been current in colloquial Latin.
mortuus must often be
translated as “dead” rather than “having died”. heri in senatu
mortuus est Caesar might best be translated as “Caesar died yesterday
in the senate”, since “Caesar is dead yesterday in the senate”
makes little sense, but corpus Caesaris mortui in senatu heri vidi
most naturally means “Yesterday I saw the body of dead Caesar in the
senate”. Many adjectives developed from participles (discussed in
full in Chapter 19). For example, the sense “high” for altus,
-a, -um is an extension of its sense “(well) nourished”,
as the perfect participle passive of alo, alere, alui,
altum 3 “nourish”.
The passive form of the present
infinitive fieri is anomalous; no other Latin verb combines a
passive infinitive with active finite forms, and no verb combines an
active infinitive with passive finite forms.
facio itself has no
present passive system. Compounds, however, such as efficio “cause”,
perficio “complete”, reficio “repair” are found in
the present passive system in the normal way. The common interficio
“kill” is not often so used and interfio etc. is extremely
rare ; a synonym (Latin has many verbs and phrases meaning “kill”)
or an active form of a verb meaning “die” is used instead. Similarly,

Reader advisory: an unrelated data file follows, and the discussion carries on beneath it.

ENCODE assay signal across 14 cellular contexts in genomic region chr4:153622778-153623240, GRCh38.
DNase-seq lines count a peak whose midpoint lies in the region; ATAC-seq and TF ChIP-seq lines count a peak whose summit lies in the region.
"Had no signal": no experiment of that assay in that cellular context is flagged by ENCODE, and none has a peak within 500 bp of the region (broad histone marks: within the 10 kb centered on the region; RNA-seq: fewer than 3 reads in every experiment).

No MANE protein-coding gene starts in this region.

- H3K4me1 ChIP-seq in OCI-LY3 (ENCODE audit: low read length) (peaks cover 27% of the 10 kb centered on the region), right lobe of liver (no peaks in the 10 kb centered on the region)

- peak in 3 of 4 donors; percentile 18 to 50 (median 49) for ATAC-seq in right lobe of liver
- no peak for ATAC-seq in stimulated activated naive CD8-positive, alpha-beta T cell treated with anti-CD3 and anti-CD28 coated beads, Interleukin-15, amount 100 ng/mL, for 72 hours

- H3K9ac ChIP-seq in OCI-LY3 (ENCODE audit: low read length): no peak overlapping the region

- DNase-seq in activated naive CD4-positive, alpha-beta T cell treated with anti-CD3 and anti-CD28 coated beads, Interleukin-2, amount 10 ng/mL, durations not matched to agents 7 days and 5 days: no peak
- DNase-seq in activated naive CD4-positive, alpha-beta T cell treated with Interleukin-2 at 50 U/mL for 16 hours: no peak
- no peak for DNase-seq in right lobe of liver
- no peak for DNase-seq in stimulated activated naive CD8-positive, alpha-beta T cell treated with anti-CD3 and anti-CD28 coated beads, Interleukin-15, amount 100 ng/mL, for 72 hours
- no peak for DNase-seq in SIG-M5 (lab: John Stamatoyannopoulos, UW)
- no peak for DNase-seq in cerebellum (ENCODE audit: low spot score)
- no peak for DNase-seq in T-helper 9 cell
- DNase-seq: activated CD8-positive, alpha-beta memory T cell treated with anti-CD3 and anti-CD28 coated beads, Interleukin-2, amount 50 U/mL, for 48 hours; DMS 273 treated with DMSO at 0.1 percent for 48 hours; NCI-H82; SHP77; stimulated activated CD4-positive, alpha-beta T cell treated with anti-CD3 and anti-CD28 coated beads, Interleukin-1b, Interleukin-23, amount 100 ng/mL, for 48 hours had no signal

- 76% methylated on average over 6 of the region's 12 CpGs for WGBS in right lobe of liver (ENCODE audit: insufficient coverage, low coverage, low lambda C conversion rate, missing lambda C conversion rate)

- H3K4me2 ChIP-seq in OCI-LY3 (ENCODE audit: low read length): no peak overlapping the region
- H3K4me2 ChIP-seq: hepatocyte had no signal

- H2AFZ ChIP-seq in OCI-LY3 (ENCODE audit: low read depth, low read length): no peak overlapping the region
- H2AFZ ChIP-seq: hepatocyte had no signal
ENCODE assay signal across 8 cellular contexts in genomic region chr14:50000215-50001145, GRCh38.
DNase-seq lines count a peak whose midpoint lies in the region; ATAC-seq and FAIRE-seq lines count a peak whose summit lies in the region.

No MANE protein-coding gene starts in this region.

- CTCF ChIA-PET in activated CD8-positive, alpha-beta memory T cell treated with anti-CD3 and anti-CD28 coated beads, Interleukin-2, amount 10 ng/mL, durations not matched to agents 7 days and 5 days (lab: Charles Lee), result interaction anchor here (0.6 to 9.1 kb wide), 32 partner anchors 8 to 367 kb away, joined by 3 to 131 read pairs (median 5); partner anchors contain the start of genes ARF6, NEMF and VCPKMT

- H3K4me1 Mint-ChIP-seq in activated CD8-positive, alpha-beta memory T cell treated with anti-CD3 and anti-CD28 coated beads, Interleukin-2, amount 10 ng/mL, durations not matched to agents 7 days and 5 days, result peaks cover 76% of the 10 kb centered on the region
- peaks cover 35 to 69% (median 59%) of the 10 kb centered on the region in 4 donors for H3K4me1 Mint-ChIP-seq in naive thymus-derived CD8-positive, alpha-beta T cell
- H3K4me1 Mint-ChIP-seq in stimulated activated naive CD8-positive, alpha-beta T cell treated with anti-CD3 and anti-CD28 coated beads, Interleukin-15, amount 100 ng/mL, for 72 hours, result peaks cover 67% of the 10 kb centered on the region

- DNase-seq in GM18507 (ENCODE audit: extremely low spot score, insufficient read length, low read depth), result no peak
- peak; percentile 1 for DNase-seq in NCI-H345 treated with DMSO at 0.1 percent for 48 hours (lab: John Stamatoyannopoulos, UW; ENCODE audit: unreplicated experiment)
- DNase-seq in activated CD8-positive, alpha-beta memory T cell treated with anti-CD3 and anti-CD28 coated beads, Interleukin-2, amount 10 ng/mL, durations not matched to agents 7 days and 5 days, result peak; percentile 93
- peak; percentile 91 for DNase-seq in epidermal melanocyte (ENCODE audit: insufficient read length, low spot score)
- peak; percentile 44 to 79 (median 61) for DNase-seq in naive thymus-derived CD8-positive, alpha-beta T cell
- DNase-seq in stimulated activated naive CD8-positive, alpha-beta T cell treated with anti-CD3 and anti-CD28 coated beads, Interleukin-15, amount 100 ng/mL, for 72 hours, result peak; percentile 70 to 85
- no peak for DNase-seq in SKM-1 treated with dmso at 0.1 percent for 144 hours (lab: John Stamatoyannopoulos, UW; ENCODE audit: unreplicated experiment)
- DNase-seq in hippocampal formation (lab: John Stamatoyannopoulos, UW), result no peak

passive forms of perdo, perdere, perdidi, perditum
3 “destroy” hardly ever occur, other than in the participial form
perditus, -a, -um, the passive sense “be destroyed”
being supplied by pereo, perire, perii “perish”.
Similarly, verbs of fearing
tend not to be used in the passive. As a translation of “The wolf
is feared by the pigs”, porci lupum timent or lupus porcos
terret is much preferable to
. lupus a porcis metuitur
Despite their similarity in
form and parallel morphological variation, audeo and gaudeo
are not cognate. gaudeo is the ancestor of “rejoice”: with
the abandonment of the neuter gender, gaudia, the acc. pl. of
gaudium, -i neut. “joy”, was taken over into the Romance
languages as a fem. sing. noun, the g was softened, and the
au was transformed to o; hence the Italian gioia and
the French joie. As Voltaire is credited with saying, in etymology
consonants count for very little and vowels for nothing at all. (This
observation was satirical, but in the 18th century, before the development
of IndoEuropean linguistics, it still had a strong validity.)
A famous mnemonic will help
with memorizing the list of nine irregular adjectives: UNUS NAUTA